Now, throw in the Metacritic controversy that if a game can’t land an 85 on the popular aggregate site it isn’t a success. Add a bunch of development houses that can’t find inspiration from anything that isn’t Star Wars, The Matrix, Lord of the Rings, Aliens, Norse mythology, Greek mythology, Michael Bay, Die Hard, Terminator, or a bunch of Marvel and DC comics and what you have is an industry that is eating itself from the inside out and has begun to produce an incredibly dull product. Sound bad? It’s getting worse. Video game sales just reported its seventh consecutive month of decline. E3, the biggest industry event of the year was heavily criticized for featuring games that were too familiar and too violent (I was personally bored to death).

And, recent interviews of developers, executives and analysts paint a picture of an industry that can’t agree on anything. GameStop president Tony Bartel, thinks his companies used games business is actually good for the industry (word?). While blaming the creative void on console manufacturers, Guillemot mistakingly believes that customers want to go out and buy a new console (we don’t). The omnipresent research analyst Michael Pachter compared the success of the excellent Max Payne 3 with the highly successful and awfully trite Call of Dutyseries with this disturbing quote:

“Call of Duty and Battlefield are competing, and they’re both on a two-year cycle. They will not go to a three-year cycle to make a better game. It’s Alan Wake and Max Payne that are multiple-year projects. If it takes Rockstar eight years to make a game that’s about as good as a Call of Duty, then I say props to Activision because they figured out the formula. And shame on Rockstar.” [IGN]

And they all fall down…

Want more? According to one SVP of Global Marketing at EA Games “new [games are] not for the faint of heart. But it’s incredibly important for the health of our category and our industry and our organization.” This type of rhetoric is not indicative of a healthy industry. Stating that, “We don’t really want to make new games but we have to” from one publisher could easily be rephrased to “we want to make new games but we can’t,” by another.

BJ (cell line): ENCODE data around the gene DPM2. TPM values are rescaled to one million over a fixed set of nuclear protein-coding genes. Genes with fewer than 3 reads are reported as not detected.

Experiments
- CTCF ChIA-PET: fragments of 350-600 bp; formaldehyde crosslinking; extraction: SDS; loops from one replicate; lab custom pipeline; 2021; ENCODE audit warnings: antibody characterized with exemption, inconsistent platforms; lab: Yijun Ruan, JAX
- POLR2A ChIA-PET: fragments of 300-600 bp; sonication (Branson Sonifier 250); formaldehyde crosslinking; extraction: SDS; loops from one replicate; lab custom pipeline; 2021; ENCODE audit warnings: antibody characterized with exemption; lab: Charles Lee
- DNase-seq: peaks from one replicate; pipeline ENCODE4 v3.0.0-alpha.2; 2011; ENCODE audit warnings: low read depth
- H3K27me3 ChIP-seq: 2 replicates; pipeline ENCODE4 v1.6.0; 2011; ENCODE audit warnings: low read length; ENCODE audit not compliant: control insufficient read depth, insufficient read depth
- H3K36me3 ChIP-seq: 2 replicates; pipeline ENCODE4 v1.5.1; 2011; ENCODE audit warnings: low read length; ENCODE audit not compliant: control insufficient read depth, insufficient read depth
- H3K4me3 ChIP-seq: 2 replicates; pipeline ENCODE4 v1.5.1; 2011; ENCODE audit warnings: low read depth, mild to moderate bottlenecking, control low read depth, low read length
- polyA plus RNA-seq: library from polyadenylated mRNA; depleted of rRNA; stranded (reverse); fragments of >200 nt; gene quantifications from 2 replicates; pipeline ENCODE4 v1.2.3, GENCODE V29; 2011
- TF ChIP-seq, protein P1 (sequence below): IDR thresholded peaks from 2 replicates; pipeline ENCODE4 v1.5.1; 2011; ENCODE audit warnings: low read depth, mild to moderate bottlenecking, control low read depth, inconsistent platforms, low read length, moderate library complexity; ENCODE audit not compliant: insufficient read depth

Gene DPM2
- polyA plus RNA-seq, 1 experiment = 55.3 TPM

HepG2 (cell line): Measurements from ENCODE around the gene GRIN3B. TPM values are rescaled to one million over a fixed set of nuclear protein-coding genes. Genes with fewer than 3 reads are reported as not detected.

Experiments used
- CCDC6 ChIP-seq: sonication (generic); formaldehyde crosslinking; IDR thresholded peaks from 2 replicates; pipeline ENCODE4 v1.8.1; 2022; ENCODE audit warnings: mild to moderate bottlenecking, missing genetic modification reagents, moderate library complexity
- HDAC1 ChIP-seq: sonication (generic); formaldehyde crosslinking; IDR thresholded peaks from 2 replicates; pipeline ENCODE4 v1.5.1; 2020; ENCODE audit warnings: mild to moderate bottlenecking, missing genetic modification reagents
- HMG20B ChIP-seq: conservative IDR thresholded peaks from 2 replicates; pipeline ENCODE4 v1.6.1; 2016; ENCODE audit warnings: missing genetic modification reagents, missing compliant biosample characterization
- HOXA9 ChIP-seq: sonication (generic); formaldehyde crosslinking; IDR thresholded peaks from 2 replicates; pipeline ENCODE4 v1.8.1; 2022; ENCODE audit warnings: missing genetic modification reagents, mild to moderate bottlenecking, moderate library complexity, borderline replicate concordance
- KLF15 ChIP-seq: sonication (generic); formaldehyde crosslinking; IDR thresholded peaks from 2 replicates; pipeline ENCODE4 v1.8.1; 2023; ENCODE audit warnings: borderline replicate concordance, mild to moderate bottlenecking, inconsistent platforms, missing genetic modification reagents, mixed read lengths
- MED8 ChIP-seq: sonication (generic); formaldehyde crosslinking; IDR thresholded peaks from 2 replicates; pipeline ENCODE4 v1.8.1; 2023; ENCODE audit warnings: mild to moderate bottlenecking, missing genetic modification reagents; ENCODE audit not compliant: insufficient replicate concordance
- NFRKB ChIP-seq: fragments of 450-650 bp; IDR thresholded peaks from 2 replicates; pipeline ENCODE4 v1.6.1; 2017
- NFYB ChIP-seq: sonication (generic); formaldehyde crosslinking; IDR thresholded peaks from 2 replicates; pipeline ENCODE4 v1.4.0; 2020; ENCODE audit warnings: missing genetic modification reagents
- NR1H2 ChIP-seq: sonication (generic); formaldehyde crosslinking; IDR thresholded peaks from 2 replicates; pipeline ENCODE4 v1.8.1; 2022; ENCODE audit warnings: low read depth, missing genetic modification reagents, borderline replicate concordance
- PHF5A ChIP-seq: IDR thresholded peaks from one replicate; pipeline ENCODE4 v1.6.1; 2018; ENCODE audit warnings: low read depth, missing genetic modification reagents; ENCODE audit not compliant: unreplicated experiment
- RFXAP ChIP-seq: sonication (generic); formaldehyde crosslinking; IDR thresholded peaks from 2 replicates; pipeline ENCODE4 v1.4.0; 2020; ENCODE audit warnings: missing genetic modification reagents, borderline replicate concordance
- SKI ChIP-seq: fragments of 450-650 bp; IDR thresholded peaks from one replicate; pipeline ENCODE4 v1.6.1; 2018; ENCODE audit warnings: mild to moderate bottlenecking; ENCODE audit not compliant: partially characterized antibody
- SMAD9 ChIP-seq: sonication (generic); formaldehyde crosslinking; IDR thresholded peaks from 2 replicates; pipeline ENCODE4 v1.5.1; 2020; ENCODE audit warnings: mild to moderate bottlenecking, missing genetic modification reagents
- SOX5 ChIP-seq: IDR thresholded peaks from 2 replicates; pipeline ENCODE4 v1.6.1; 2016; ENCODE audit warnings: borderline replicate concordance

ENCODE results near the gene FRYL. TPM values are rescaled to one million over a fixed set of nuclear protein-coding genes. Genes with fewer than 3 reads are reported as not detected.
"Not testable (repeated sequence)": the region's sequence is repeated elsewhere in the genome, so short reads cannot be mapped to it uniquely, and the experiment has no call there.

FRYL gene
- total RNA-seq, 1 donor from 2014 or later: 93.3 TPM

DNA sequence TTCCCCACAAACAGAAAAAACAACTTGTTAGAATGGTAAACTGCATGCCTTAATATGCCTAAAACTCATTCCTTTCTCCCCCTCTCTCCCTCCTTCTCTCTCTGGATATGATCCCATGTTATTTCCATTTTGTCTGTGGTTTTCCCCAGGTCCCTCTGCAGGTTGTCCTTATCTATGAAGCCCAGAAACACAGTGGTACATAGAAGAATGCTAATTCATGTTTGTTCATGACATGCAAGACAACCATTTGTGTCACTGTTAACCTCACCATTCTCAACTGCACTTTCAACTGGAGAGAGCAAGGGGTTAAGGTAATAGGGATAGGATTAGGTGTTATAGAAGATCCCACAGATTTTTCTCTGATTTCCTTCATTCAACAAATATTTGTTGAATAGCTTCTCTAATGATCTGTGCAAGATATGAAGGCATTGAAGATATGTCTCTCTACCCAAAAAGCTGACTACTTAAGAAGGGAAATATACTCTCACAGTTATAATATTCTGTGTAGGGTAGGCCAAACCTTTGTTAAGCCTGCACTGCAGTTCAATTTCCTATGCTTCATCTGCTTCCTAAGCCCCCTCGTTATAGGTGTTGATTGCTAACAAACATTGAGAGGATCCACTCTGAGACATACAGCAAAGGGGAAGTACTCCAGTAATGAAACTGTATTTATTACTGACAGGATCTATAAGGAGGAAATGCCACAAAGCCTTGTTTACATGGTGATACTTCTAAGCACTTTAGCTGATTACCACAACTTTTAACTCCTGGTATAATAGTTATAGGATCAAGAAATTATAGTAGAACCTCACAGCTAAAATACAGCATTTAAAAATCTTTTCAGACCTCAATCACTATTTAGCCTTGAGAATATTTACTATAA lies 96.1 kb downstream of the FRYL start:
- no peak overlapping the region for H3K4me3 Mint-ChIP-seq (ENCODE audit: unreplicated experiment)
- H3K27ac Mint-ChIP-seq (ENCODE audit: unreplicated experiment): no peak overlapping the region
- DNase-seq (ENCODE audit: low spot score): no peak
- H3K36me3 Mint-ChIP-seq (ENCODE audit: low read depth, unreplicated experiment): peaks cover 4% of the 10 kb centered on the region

Although I’ve played some pretty good games this year — and I’m looking forward to a few games in August — for most of this year I’ve been pretty disappointed with present titles, future titles and most of the men and women responsible for them. This is why the last game article I wrote was about (here) a title released in 2010. It’s also worth noting that the more interesting game related article written recently (Tom Bissel’s musing on the modern shooter, Kate Cox’s rebuttal of Colin Moriarty’s raggedy essay on how political corrected-ness is ruining creativity and Kris Graft’s rip on E3) have been highly critical of the industry.

While I’ve been excited over a lot of the low budget PSN / Xbox Arcade games (more on that later) most of what the industry has to offer has not been keeping my attention. Here’s hoping that things change real soon and for my money I don’t think a change has anything to do with a new console. The current infrastructure of the video game business needs be dramatically shifted if we want to get back to playing the good stuff.